Kamprad was a born businessman. As a young boy, he started a business selling matches to neighbors on his bicycle. He bought the matches cheaply in bulk and sold them at low prices, making a tidy profit. He reinvested his profit in the business and soon diversified into selling a variety of articles including Christmas decorations, stationery items, fish, and seeds. In 1943, when Kamprad was 17, he formed IKEA (an acronym made up of his initials and the first letters of Elmtaryd and Agunnaryd, the farm and village where he grew up), using the money he received as a gift from his father for doing well in school.
IKEA sold an assortment of goods from pens and pencils to watches, jewelry, picture frames, wallets, and stockings. By 1945, business had increased so much that it was no longer possible to make individual sales calls. Kamprad, therefore, set up a mail order catalogue and shipped orders using the local milk van. In 1947, furniture was introduced for the first time in IKEA’s product line in the form of armchairs. Craftsmen from around Kamprad’s village made the furniture using wood from a nearby forest.
IKEA’s furniture became very popular and the line was extended to include more products. By 1951, furniture sales had increased so much that Kamprad decided to discontinue all other products and specialize exclusively in low priced furniture. In the same year, the first IKEA furniture catalogue was published. IKEA opened its first furniture showroom in 1953. The showroom allowed customers to see, touch, and feel the items they were buying, so that they could assure themselves of the quality of the items. The showroom was the result of an intense price war that IKEA was engaged in with its main competitor at that time.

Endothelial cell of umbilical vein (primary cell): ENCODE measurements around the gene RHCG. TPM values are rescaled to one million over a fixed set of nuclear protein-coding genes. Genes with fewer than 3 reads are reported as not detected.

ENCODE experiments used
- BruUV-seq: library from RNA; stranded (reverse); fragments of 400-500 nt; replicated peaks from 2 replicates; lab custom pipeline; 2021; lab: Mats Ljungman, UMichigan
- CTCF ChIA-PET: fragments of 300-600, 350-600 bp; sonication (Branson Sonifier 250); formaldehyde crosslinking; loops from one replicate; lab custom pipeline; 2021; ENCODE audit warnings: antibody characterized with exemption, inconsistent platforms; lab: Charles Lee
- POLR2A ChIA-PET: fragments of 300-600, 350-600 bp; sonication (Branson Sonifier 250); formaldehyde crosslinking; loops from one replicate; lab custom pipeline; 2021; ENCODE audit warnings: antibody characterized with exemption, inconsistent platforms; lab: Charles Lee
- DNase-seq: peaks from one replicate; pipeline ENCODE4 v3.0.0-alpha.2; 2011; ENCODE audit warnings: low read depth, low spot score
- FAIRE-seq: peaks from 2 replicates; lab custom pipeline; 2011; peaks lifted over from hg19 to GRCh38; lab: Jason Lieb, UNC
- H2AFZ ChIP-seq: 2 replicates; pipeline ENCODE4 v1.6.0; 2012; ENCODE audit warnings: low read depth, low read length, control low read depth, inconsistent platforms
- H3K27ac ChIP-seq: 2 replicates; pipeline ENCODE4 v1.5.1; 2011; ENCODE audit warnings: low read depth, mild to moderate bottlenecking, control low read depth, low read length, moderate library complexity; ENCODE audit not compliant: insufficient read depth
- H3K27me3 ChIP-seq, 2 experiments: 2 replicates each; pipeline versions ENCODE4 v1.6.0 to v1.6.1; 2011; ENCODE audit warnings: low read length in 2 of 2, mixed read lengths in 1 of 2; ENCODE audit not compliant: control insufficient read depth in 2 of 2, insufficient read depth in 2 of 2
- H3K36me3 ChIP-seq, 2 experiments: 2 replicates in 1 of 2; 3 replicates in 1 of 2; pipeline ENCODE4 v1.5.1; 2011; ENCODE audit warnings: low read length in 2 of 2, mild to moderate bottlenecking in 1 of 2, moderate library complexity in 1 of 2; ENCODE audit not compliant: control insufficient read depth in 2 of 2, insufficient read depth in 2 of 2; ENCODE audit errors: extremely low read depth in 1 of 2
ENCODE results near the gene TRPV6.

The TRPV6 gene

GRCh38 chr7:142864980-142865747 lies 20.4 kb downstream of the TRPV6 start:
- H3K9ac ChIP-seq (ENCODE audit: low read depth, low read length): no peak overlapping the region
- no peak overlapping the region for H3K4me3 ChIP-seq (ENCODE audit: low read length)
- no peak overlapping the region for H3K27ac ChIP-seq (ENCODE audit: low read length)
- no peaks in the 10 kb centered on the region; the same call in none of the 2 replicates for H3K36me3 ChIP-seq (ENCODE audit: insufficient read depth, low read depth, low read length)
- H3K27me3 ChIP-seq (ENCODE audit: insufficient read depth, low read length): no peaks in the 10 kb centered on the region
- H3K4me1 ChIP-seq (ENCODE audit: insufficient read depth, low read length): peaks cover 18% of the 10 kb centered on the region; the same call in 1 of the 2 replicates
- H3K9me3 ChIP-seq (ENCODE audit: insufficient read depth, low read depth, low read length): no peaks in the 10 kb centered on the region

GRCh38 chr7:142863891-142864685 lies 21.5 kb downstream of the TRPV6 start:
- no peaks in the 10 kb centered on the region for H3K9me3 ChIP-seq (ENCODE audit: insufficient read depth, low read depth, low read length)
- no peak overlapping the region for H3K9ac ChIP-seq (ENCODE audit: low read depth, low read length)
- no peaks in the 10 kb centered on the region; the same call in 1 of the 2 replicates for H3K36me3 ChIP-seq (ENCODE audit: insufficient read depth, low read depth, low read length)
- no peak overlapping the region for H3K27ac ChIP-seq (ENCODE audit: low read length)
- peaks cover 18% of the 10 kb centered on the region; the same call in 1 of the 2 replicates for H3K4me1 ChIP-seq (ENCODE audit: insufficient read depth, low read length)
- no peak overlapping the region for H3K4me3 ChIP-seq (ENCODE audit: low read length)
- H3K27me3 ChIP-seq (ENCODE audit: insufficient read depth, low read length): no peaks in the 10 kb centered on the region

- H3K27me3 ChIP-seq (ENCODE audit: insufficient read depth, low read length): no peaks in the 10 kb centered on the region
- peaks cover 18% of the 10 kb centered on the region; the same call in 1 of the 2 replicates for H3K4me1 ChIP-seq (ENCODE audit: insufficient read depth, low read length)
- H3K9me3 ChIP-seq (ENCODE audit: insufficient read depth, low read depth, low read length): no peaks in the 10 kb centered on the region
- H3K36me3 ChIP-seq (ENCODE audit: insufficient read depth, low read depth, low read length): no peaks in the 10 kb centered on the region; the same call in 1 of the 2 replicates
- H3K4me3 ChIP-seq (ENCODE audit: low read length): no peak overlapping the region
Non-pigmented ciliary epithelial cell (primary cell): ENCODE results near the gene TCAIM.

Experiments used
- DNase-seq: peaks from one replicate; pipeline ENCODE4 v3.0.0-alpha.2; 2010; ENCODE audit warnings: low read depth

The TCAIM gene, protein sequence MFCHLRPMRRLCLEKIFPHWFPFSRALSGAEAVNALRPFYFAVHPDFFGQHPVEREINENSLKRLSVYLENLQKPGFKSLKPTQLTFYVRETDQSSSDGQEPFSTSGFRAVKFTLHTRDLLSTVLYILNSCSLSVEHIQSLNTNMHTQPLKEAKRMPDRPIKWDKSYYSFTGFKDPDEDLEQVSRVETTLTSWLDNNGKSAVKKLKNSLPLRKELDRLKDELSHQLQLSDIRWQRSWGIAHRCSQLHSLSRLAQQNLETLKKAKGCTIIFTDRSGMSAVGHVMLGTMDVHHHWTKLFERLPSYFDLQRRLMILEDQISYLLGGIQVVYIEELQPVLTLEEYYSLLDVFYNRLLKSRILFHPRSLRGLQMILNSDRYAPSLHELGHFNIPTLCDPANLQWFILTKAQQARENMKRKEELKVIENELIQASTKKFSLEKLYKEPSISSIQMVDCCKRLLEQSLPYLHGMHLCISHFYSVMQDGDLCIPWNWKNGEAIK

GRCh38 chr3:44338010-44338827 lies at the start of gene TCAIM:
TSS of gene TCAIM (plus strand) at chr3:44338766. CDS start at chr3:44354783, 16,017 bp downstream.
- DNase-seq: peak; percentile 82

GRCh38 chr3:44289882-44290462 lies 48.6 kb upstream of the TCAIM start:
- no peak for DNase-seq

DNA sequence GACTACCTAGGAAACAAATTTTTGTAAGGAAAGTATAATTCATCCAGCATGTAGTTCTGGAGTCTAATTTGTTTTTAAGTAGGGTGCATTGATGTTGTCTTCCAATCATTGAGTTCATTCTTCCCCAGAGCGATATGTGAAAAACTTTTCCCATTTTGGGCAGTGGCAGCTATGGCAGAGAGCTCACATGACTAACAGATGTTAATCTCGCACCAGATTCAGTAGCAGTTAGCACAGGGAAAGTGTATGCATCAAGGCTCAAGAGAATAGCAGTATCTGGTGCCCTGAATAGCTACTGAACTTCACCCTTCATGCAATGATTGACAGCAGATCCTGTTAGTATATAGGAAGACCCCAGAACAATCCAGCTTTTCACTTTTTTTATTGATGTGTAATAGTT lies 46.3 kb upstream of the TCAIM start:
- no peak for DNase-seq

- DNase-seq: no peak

Human Resource Management Practices
IKEA’s vision was “To create a better everyday life for the many people.” ‘People’ included employees, customers, as well as the community. The company’s human resource philosophy subscribed to the belief that employees were more productive and committed when the company took care of them and their needs. IKEA adopted a paternalistic stance toward employees and their needs (as did many other Swedish companies) and promoted employee empowerment. However, although the company had a positive HR philosophy and offered generous benefits, their application was more or less standardized and policies applied uniformly to all employees.
This did not always work well, as different employees had different needs. In the late 1990s, when Spiers- Lopez became the HR head at IKEA North America, she realized that employees were not able to derive the maximum benefit from IKEA’s generous HR policies, as the policies did not always match individual needs and requirements. She felt that employees would benefit more if there were a greater amount of flexibility in benefits administration…
IKEA’s positive HR policies were supported by a strong and nurturing culture that promoted diversity and creativity. Spiers-Lopez said IKEA’s culture was characterized by a family-like quality that made relationships between employees strong and open.
“At IKEA, we think of ourselves as a family. Just as one would look after their parents, siblings or children, our coworker family is encouraged to and excels at supporting and taking care of each other,” she said. Kamprad had once written in a manifesto that “the true IKEA spirit is still founded on our enthusiasm, on our constant will to renew, on our cost consciousness, on our willingness to assume responsibility and to help, on our humbleness before the task and on the simplicity in our behavior. We must take care of each other, inspire each other.”…
No doubt IKEA’s generous policies involved substantial costs for the company (sometimes they seemed to be the antithesis of the company’s cost conscious culture), but the payoff far outweighed the costs. For one thing, IKEA’s employee turnover fell drastically, from 76 percent in 2001, to 56 percent in 2002 and 35 percent in 2003. The company’s turnover was also almost half the average industry rate, which hovered around 60 percent. This substantially lowered the company’s costs in recruiting and training replacements…